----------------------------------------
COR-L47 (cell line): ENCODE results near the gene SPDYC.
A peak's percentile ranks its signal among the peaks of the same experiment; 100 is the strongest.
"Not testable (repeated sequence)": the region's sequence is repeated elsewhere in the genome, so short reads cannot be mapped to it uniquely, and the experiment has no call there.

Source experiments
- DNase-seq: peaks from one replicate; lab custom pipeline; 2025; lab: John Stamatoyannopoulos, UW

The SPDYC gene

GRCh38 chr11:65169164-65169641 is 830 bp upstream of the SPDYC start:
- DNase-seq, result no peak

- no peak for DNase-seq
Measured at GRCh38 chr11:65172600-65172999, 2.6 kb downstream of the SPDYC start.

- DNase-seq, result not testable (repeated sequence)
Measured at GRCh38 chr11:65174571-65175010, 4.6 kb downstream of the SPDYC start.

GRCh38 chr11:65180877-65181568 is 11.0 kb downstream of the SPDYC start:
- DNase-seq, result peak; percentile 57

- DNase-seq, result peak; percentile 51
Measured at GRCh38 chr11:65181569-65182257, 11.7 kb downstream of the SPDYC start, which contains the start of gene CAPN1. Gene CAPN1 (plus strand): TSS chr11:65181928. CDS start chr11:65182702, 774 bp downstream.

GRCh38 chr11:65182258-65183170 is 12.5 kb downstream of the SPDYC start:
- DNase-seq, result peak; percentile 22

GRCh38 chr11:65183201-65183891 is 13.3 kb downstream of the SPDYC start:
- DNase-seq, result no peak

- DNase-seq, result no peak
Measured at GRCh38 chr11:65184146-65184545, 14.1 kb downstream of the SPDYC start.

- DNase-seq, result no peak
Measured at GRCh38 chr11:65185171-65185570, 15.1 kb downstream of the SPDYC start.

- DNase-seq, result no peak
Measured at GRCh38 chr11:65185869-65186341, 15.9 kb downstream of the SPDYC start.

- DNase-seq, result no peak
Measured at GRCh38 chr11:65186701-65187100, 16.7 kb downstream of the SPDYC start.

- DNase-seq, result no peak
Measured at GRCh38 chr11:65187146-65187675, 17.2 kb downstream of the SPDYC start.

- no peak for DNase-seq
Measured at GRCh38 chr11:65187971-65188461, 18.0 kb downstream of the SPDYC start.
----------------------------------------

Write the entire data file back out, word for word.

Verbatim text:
COR-L47 (cell line): ENCODE results near the gene SPDYC.
A peak's percentile ranks its signal among the peaks of the same experiment; 100 is the strongest.
"Not testable (repeated sequence)": the region's sequence is repeated elsewhere in the genome, so short reads cannot be mapped to it uniquely, and the experiment has no call there.

Source experiments
- DNase-seq: peaks from one replicate; lab custom pipeline; 2025; lab: John Stamatoyannopoulos, UW

The SPDYC gene

GRCh38 chr11:65169164-65169641 is 830 bp upstream of the SPDYC start:
- DNase-seq, result no peak

- no peak for DNase-seq
Measured at GRCh38 chr11:65172600-65172999, 2.6 kb downstream of the SPDYC start.

- DNase-seq, result not testable (repeated sequence)
Measured at GRCh38 chr11:65174571-65175010, 4.6 kb downstream of the SPDYC start.

GRCh38 chr11:65180877-65181568 is 11.0 kb downstream of the SPDYC start:
- DNase-seq, result peak; percentile 57

- DNase-seq, result peak; percentile 51
Measured at GRCh38 chr11:65181569-65182257, 11.7 kb downstream of the SPDYC start, which contains the start of gene CAPN1. Gene CAPN1 (plus strand): TSS chr11:65181928. CDS start chr11:65182702, 774 bp downstream.

GRCh38 chr11:65182258-65183170 is 12.5 kb downstream of the SPDYC start:
- DNase-seq, result peak; percentile 22

GRCh38 chr11:65183201-65183891 is 13.3 kb downstream of the SPDYC start:
- DNase-seq, result no peak

- DNase-seq, result no peak
Measured at GRCh38 chr11:65184146-65184545, 14.1 kb downstream of the SPDYC start.

- DNase-seq, result no peak
Measured at GRCh38 chr11:65185171-65185570, 15.1 kb downstream of the SPDYC start.

- DNase-seq, result no peak
Measured at GRCh38 chr11:65185869-65186341, 15.9 kb downstream of the SPDYC start.

- DNase-seq, result no peak
Measured at GRCh38 chr11:65186701-65187100, 16.7 kb downstream of the SPDYC start.

- DNase-seq, result no peak
Measured at GRCh38 chr11:65187146-65187675, 17.2 kb downstream of the SPDYC start.

- no peak for DNase-seq
Measured at GRCh38 chr11:65187971-65188461, 18.0 kb downstream of the SPDYC start.